The division's commander, Major General Almond, was for a time highly regarded by General George Marshall, the U.S. Army Chief of Staff, who was a fellow Virginia Military Institute (VMI) graduate. This was a major factor in Almond's promotion to major general and subsequent command of the division, a position he held from its formation in October 1942 until August 1945. He led the division in combat throughout the Italian Campaign of 1944–1945. Almond was chosen by General Marshall to command the division because he believed Almond would excel at what was seen as a difficult assignment. However, Almond performed poorly and went on to blame his poor performance on the fact that the division was made up of largely African American troops. He saw his troops as the source of his failure in combat, and went on to advise the army against ever again using African American soldiers as combat troops.
The 370th Regimental Combat Team, attached to the 1st Armored Division, arrived in Naples, Italy, 1 August 1944 and entered combat on 24th. It participated in the crossing of the Arno River, the occupation of Lucca and the penetration of the Gothic Line. Enemy resistance was negligible in its area. As Task Force 92, elements of the 92nd attacked on the Ligurian coastal flank toward Massa, 5 October. By the 12th, the slight gains achieved were lost to counterattacks. On 13 October, the remainder of the division concentrated for patrol activities. Elements of the 92nd moved to the Serchio sector, 3 November 1944, and advanced in the Serchio River Valley against light resistance, but the attempt to capture Castelnuovo di Garfagnana did not succeed. Patrol activities continued until 26 December when the enemy attacked, forcing units of the 92nd to withdraw. The attack ended on 28 December. The attacking forces were mainly from the Republic of Salò's Fascist Army, the 4th "Monte Rosa" Alpine Division (four battalions), with the support of three German battalions. Aside from patrols and reconnaissance, units of the 92nd attacked enemy forces in the Serchio sector from 5–8 February 1945, advancing against the 1st "Italia" Bersaglieri Division, but enemy counterattacks nullified all 92nd Division advances.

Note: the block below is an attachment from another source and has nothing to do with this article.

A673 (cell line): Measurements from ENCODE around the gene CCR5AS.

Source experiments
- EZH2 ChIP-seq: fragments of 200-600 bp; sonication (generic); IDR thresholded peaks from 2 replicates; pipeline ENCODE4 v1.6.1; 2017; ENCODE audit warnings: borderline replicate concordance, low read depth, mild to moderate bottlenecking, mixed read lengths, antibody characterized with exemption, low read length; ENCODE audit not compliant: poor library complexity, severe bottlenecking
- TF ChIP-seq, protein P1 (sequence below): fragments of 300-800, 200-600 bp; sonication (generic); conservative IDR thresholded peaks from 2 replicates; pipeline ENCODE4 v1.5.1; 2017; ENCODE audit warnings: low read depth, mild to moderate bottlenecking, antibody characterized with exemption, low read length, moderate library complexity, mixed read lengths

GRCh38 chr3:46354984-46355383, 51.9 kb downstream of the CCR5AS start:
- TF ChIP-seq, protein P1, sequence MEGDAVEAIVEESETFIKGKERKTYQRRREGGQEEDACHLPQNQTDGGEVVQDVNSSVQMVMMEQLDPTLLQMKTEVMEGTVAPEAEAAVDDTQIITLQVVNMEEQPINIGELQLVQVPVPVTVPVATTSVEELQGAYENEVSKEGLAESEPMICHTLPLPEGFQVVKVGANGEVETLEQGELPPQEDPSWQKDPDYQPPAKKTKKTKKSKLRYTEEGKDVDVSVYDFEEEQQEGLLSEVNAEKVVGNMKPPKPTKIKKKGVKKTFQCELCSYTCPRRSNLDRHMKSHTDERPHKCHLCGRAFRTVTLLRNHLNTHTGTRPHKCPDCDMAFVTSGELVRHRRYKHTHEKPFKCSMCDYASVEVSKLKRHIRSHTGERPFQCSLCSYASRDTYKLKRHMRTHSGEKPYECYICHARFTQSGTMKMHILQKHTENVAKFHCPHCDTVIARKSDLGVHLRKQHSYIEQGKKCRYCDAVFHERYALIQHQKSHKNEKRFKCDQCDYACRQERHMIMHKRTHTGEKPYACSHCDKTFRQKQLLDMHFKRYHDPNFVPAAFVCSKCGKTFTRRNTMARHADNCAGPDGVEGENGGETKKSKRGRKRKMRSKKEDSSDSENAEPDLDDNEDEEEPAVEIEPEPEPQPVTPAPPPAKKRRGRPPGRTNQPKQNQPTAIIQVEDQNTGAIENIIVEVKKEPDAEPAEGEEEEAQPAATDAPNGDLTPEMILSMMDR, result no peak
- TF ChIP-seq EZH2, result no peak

After continuing poor combat performance including many instances of unauthorized withdrawals upon meeting the enemy, low morale and malingering, the 92nd Infantry Division was considered of inferior quality both by German and U.S. commands and fit for only defensive roles. Things deteriorated to the point that the division was withdrawn from the lines and rebuilt in early 1945 with the removal of the 366th Infantry Regiment (formed into two engineer general service regiments) and the addition of the 473rd and 442nd Infantry Regiments. Many historians have begun to reevaluate the combat record of the 92nd Division as contemporaneous reports of its honorable performance have continued to surface. Numerous veterans of the division believed that the reports of poor performance were motivated by racist sentiments present within the senior officer ranks. Even as evidence mounts in support of the division's honorable conduct, some still seek to suppress these facts. The famous and highly decorated Nisei 442nd, made up of Japanese Americans, was withdrawn from the fighting in France to bolster the division’s combat effectiveness. The 365th and 371st Infantry Regiments became training and security regiments, respectively, and were stationed in rear areas, although still nominally assigned to the division.